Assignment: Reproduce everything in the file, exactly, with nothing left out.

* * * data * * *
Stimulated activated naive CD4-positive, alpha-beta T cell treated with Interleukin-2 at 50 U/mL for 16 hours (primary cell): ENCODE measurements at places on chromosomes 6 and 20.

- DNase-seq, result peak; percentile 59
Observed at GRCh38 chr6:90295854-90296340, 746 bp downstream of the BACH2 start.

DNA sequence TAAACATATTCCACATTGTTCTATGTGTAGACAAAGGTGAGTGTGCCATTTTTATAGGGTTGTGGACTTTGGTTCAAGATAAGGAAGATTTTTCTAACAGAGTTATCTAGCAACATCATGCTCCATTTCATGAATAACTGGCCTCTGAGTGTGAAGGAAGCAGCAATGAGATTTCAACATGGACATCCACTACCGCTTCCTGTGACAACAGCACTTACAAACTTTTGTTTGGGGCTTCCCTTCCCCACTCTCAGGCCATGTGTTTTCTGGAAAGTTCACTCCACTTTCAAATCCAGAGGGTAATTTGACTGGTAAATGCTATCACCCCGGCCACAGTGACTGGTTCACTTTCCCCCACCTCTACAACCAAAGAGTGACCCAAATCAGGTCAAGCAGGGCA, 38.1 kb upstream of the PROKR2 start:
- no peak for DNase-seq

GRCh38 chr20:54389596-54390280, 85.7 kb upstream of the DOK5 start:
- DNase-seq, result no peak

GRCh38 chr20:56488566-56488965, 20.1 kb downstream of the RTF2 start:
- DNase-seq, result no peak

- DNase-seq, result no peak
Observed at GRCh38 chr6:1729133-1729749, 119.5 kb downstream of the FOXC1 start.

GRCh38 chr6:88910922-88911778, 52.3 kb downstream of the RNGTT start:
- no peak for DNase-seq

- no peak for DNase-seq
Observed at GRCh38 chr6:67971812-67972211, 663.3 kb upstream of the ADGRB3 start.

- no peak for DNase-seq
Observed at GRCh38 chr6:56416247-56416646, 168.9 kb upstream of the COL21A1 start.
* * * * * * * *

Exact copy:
Stimulated activated naive CD4-positive, alpha-beta T cell treated with Interleukin-2 at 50 U/mL for 16 hours (primary cell): ENCODE measurements at places on chromosomes 6 and 20.

- DNase-seq, result peak; percentile 59
Observed at GRCh38 chr6:90295854-90296340, 746 bp downstream of the BACH2 start.

DNA sequence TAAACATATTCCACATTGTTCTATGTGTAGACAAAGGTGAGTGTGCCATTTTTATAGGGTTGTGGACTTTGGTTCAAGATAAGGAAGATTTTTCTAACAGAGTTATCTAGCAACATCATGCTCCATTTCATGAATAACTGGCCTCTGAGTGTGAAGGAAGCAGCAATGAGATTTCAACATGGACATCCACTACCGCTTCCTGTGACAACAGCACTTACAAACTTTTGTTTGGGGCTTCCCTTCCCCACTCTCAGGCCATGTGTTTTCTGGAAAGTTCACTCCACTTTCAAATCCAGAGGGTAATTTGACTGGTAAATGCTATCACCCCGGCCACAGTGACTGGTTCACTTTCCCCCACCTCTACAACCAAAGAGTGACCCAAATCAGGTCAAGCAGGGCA, 38.1 kb upstream of the PROKR2 start:
- no peak for DNase-seq

GRCh38 chr20:54389596-54390280, 85.7 kb upstream of the DOK5 start:
- DNase-seq, result no peak

GRCh38 chr20:56488566-56488965, 20.1 kb downstream of the RTF2 start:
- DNase-seq, result no peak

- DNase-seq, result no peak
Observed at GRCh38 chr6:1729133-1729749, 119.5 kb downstream of the FOXC1 start.

GRCh38 chr6:88910922-88911778, 52.3 kb downstream of the RNGTT start:
- no peak for DNase-seq

- no peak for DNase-seq
Observed at GRCh38 chr6:67971812-67972211, 663.3 kb upstream of the ADGRB3 start.

- no peak for DNase-seq
Observed at GRCh38 chr6:56416247-56416646, 168.9 kb upstream of the COL21A1 start.